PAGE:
Jumia’s stock performance has drawn positive reactions from investors, particularly given the broader economic challenges in Africa.

The company’s turnaround is seen as a promising sign, especially as competitors like Amazon begin to make inroads into the African market with their launch in South Africa.

Jumia’s initial public offering in 2019, listed on the New York Stock Exchange (NYSE) at $14.50 per share, generated significant excitement.

However, the subsequent years were marked by fluctuating share prices and ongoing struggles with profitability. The recent surge in share price reflects a renewed optimism about Jumia’s future under Dufay’s leadership.

As Jumia continues to navigate the complexities of the African e-commerce landscape, it remains focused on achieving sustainable growth and profitability. The recent stock surge is a clear indication that investors believe in the company’s potential to thrive in a competitive market.

“Jumia’s journey has been challenging, but our commitment to innovation and operational excellence is unwavering,” Dufay stated. “We are excited about the opportunities ahead and remain focused on delivering value to our shareholders and customers.”

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Jumia Plans Warehouse Consolidation in Lagos Amid Nigeria Focus

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Jumia Technologies AG, the Nasdaq-listed e-commerce giant, has unveiled plans to consolidate its warehouses in Nigeria.

This decision is part of the company’s broader strategy to prioritize Nigeria, Africa’s most populous nation as it endeavors to turn profitable amidst challenging market conditions.

The consolidation initiative will see Jumia merging its three existing warehouses in Nigeria into a single expansive depot spanning 30,000 square meters, strategically located in Lagos.

Francis Dufay, CEO of Jumia, emphasized the cost-cutting benefits associated with this move, highlighting the company’s commitment to optimizing its operational efficiency.

Speaking about the rationale behind the consolidation, Dufay expressed confidence in Nigeria’s potential to provide Jumia with the scale needed to achieve profitability.

Despite facing headwinds such as currency fluctuations and a challenging economic environment, Jumia views Nigeria as a key market for growth, anticipating positive developments in the medium term.

Jumia’s decision to streamline its operations in Nigeria comes against the backdrop of its ongoing efforts to navigate the complexities of the e-commerce landscape.

Despite reporting an operating loss of $8.33 million in the first quarter of the year, the company remains optimistic about its prospects in Nigeria, where it continues to witness steady revenue growth.

The e-commerce giant’s commitment to Nigeria underscores its long-term vision and determination to succeed in the region.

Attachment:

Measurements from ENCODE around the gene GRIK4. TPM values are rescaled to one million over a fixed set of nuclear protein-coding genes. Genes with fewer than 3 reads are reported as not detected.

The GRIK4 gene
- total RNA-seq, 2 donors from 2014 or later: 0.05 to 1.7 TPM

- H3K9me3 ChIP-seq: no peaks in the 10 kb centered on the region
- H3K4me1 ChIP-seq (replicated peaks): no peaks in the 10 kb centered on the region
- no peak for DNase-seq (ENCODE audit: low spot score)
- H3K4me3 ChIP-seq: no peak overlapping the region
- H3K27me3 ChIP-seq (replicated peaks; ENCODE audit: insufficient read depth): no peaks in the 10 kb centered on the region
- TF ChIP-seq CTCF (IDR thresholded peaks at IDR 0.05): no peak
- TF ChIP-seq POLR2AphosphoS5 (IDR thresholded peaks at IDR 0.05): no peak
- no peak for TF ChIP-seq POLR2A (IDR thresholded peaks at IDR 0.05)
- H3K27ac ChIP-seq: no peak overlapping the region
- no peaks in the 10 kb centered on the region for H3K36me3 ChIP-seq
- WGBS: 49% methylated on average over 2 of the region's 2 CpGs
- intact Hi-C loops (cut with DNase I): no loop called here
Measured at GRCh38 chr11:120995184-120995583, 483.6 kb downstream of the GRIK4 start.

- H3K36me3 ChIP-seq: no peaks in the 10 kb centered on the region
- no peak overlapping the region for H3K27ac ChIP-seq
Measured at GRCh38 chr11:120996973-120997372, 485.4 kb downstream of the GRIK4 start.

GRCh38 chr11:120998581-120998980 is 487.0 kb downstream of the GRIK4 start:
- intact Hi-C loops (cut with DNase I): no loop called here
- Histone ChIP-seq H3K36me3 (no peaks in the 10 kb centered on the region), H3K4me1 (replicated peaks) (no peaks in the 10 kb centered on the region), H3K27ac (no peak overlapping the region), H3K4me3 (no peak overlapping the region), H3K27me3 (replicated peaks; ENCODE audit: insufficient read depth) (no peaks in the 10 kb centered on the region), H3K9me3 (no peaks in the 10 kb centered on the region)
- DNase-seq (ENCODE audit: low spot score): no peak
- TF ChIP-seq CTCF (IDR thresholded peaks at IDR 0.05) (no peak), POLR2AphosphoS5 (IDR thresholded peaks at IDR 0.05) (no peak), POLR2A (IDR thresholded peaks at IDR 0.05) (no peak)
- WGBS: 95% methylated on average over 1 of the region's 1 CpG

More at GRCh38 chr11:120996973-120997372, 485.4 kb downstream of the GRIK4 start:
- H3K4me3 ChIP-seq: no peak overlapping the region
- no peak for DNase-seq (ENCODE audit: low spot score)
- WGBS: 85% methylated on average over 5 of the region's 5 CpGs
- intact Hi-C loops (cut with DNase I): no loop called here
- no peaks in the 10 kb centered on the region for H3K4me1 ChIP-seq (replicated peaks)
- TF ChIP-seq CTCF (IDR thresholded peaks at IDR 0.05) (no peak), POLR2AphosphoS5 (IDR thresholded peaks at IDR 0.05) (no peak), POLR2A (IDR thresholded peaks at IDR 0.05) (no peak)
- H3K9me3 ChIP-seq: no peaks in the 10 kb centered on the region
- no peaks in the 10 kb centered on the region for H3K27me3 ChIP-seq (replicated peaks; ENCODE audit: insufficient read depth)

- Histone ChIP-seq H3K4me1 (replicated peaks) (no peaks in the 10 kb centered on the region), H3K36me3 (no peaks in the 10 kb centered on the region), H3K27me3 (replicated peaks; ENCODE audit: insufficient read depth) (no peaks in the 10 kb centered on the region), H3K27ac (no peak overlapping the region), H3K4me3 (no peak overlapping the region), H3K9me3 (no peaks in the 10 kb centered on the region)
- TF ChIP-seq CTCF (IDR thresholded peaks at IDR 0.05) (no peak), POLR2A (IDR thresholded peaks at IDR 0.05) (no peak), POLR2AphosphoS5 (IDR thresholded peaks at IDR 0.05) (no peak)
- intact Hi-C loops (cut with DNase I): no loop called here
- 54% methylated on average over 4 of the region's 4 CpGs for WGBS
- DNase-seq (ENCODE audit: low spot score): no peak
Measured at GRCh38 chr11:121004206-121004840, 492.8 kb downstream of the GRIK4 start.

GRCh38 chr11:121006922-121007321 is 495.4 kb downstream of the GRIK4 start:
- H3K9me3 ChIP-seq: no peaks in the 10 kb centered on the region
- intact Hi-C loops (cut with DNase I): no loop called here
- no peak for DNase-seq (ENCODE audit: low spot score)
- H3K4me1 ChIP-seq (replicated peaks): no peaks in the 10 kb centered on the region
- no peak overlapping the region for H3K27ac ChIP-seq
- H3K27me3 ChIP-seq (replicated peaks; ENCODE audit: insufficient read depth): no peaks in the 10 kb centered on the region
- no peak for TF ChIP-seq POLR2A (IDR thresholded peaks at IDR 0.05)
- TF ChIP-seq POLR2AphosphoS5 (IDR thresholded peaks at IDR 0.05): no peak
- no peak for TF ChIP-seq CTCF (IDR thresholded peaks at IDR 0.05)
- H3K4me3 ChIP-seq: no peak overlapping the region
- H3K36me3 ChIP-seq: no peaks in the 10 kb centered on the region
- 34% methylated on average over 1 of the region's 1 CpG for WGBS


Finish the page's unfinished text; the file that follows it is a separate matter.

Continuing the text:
With plans to expand its footprint to additional cities across the country, Jumia aims to capitalize on Nigeria’s vast market potential and consumer demand.

However, Jumia’s journey to profitability in Nigeria is not without its challenges. The country’s economic landscape has been marred by currency devaluations, infrastructural deficiencies, and logistical hurdles.

Yet, amidst these obstacles, Jumia remains resilient, banking on Nigeria’s economic revival efforts and policy reforms to fuel its growth trajectory.

As part of its strategy to adapt to evolving market dynamics, Jumia has introduced innovative initiatives such as buy-now-pay-later financing options to cater to customers grappling with rising prices.

Also, the company remains vigilant in monitoring pricing dynamics, ensuring competitive pricing to meet the needs of price-conscious consumers.

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Alibaba Eyes Gulf Expansion, Seeks Partnerships in Saudi and UAE Markets

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Alibaba CEO Jack Ma gestures as he is introduced to participate in a panel discussion at the APEC CEO Summit in Manila

Alibaba Group Holding Ltd., the prominent Chinese e-commerce giant, is actively pursuing expansion into the Gulf region, notably in Saudi Arabia and the United Arab Emirates (UAE).

Alibaba’s president, Michael Evans, revealed the company’s strategy during a panel discussion at Dubai’s World Government Summit, highlighting a commitment to local partnerships as a key aspect of their approach.

Evans underscored Alibaba’s recent endeavors in Saudi Arabia, indicating a concerted effort to deepen its presence in the region’s burgeoning e-commerce landscape.

The move signifies Alibaba’s strategic pivot towards collaborative ventures following a period of strategic realignment prompted by government scrutiny and leadership changes.

The Gulf’s growing ties with China, driven by mutual economic interests and investment diversification initiatives, present an opportune moment for Alibaba’s expansion efforts.

However, geopolitical complexities, including heightened US scrutiny of China-linked entities, add a layer of challenge to Alibaba’s Gulf aspirations.

As Alibaba seeks to reclaim its leadership position in the global tech industry, the pursuit of partnerships in Saudi Arabia and the UAE underscores the company’s adaptive approach to international expansion.

The success of these ventures could potentially reshape the Gulf’s e-commerce landscape and deepen economic ties between the region and China.